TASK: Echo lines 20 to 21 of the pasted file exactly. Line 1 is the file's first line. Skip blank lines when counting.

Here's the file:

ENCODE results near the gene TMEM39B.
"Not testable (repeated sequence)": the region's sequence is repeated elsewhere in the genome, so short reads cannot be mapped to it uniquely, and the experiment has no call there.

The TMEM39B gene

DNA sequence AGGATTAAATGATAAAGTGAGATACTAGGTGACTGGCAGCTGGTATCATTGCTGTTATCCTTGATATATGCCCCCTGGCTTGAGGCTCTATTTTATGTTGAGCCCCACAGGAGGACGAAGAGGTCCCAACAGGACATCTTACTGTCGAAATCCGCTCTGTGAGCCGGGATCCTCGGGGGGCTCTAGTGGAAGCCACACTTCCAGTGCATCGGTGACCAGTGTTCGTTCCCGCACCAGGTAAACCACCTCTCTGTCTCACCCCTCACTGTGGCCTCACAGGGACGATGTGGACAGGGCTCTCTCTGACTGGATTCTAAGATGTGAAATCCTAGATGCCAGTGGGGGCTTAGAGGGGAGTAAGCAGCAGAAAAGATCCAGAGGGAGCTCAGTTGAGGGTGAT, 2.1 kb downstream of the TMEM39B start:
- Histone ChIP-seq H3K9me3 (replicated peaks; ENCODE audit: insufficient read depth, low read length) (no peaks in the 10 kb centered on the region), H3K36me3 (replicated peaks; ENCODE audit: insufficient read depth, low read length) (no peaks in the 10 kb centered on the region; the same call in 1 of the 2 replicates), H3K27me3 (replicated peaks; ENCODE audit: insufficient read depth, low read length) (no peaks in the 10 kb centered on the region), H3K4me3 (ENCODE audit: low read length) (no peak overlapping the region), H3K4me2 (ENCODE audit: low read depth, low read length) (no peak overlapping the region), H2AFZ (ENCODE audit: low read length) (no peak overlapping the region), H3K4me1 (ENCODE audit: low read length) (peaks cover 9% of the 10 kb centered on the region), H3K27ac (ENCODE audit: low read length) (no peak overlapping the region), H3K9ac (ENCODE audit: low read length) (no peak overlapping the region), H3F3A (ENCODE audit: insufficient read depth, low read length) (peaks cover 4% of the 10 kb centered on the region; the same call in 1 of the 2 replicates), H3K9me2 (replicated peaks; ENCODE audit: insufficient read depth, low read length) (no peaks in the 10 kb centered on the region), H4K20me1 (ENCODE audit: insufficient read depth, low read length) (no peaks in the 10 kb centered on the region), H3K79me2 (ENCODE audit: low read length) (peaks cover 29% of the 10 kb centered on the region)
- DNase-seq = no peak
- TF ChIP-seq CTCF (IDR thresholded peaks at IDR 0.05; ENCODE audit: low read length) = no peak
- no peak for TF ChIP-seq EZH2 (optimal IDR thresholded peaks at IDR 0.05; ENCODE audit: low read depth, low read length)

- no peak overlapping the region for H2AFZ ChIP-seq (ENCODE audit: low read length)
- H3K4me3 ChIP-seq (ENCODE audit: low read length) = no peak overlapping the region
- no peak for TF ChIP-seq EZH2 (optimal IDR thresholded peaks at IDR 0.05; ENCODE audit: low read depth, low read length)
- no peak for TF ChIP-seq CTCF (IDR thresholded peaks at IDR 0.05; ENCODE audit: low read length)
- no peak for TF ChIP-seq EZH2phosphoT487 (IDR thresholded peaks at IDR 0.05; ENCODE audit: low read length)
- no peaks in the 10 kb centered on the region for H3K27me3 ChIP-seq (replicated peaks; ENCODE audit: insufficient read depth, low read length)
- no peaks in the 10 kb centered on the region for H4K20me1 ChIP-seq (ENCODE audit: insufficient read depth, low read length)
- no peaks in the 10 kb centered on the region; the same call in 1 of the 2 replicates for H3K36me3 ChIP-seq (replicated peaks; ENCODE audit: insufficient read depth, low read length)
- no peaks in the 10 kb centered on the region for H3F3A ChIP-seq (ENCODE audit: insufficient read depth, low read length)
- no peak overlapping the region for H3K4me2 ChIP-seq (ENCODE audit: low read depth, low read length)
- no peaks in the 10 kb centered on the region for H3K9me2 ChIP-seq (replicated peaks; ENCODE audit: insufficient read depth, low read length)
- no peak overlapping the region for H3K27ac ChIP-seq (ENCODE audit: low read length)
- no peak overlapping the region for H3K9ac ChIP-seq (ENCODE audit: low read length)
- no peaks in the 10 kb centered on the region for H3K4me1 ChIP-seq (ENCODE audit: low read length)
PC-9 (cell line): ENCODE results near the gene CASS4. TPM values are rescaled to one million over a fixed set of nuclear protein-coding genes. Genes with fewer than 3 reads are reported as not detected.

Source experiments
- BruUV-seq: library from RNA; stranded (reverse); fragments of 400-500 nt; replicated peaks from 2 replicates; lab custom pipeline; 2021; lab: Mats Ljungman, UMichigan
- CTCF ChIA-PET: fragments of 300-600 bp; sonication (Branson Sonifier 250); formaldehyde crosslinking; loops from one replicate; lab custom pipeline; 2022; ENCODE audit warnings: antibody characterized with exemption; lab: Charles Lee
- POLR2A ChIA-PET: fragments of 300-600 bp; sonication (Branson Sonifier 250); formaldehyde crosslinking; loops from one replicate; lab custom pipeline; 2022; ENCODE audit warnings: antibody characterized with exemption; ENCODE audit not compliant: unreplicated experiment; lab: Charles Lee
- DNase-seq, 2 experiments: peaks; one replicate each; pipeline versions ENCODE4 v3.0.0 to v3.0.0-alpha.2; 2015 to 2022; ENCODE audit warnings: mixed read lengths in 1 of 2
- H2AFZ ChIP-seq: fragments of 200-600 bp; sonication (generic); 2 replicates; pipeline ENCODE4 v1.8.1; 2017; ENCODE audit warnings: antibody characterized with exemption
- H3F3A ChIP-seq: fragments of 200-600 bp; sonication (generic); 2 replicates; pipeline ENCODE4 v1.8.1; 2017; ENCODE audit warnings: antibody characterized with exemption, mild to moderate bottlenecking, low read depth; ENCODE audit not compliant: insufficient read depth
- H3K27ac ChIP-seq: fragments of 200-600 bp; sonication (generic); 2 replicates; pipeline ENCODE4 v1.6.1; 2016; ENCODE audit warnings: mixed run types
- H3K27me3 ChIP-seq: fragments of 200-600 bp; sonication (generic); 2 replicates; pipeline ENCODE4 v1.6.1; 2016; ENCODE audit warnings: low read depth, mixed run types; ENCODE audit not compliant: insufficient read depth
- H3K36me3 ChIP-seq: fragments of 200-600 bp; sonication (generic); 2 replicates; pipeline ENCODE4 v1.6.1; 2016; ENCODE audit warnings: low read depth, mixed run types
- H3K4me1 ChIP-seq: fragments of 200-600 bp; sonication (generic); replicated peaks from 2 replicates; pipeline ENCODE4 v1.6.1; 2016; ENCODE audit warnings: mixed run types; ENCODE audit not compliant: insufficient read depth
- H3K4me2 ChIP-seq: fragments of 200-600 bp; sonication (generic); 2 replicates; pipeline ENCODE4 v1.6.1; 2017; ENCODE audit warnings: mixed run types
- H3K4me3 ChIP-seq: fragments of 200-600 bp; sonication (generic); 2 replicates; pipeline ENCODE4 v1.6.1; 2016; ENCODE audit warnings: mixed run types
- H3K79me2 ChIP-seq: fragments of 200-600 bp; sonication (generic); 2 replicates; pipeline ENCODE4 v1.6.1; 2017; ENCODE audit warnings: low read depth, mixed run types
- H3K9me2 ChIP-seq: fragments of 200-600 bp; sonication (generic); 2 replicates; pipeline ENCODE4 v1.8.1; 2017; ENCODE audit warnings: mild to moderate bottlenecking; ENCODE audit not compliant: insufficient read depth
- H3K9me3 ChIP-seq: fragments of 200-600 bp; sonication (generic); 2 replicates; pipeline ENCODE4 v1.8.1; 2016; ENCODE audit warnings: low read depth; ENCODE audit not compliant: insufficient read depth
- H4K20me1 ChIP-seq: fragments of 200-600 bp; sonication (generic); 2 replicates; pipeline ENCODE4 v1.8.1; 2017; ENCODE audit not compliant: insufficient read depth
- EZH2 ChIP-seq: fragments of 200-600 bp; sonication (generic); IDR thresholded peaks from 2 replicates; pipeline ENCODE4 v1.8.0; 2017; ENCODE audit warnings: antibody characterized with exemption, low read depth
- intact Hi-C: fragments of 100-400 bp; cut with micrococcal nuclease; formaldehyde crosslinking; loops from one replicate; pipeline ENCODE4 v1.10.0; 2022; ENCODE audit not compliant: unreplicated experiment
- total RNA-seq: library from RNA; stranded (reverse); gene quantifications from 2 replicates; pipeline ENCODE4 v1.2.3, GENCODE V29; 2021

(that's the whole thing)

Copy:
- no peak overlapping the region for H3K27ac ChIP-seq (ENCODE audit: low read length)
- no peak overlapping the region for H3K9ac ChIP-seq (ENCODE audit: low read length)